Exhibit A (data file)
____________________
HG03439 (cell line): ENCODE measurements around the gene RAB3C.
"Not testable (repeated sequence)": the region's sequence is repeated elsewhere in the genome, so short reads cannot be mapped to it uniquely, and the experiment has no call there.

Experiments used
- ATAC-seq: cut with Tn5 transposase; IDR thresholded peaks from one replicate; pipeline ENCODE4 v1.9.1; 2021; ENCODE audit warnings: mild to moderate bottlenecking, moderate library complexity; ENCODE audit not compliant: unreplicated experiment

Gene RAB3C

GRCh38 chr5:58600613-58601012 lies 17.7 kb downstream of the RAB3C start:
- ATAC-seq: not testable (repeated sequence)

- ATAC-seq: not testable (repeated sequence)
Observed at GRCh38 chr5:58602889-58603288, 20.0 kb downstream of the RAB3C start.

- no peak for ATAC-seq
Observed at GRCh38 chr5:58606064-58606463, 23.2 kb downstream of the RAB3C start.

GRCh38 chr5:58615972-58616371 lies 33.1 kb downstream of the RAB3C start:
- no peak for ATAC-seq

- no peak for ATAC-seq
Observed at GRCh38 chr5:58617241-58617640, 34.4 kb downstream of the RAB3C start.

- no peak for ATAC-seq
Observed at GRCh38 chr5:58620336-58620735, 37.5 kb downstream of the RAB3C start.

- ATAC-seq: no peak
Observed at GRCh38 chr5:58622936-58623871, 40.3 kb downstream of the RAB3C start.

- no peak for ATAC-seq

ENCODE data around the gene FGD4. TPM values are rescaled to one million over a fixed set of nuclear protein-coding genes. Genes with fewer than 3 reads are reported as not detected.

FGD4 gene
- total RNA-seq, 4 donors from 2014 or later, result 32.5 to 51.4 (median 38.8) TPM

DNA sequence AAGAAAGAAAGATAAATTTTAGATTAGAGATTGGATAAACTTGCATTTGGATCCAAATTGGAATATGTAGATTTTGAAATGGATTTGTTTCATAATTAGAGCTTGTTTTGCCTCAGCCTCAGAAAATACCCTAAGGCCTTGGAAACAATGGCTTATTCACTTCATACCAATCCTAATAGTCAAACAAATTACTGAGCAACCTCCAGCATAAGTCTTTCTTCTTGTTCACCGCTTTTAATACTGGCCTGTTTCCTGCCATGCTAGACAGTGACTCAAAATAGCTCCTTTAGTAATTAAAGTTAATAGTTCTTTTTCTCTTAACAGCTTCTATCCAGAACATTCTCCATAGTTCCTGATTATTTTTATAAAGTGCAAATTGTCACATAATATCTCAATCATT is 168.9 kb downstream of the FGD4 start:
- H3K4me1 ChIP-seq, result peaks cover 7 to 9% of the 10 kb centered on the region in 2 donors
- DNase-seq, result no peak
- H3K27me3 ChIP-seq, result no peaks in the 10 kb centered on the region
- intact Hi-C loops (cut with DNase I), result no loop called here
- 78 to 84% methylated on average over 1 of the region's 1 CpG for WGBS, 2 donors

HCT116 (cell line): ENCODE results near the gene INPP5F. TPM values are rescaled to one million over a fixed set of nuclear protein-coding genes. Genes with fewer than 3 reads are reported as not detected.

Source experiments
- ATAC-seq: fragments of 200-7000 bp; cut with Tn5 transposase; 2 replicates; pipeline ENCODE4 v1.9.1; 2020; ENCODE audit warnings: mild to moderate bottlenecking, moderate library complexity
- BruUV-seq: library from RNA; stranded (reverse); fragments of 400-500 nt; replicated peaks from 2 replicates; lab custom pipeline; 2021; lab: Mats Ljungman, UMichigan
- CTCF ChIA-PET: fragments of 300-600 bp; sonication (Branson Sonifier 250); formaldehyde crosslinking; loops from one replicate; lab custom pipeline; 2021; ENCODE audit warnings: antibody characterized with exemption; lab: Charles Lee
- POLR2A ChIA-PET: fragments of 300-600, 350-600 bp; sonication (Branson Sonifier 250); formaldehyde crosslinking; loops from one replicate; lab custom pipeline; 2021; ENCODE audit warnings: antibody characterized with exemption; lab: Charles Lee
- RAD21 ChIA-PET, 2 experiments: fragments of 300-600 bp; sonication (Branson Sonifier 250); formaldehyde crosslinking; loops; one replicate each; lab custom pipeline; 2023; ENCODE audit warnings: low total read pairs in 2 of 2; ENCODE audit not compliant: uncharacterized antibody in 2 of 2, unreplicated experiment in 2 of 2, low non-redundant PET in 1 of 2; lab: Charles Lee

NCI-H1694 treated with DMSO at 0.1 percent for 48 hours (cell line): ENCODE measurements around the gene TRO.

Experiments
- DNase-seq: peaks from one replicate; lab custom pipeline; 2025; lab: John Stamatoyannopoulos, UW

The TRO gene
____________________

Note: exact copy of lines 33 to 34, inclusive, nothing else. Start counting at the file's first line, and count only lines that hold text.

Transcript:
- BruUV-seq: library from RNA; stranded (reverse); fragments of 400-500 nt; replicated peaks from 2 replicates; lab custom pipeline; 2021; lab: Mats Ljungman, UMichigan
- CTCF ChIA-PET: fragments of 300-600 bp; sonication (Branson Sonifier 250); formaldehyde crosslinking; loops from one replicate; lab custom pipeline; 2021; ENCODE audit warnings: antibody characterized with exemption; lab: Charles Lee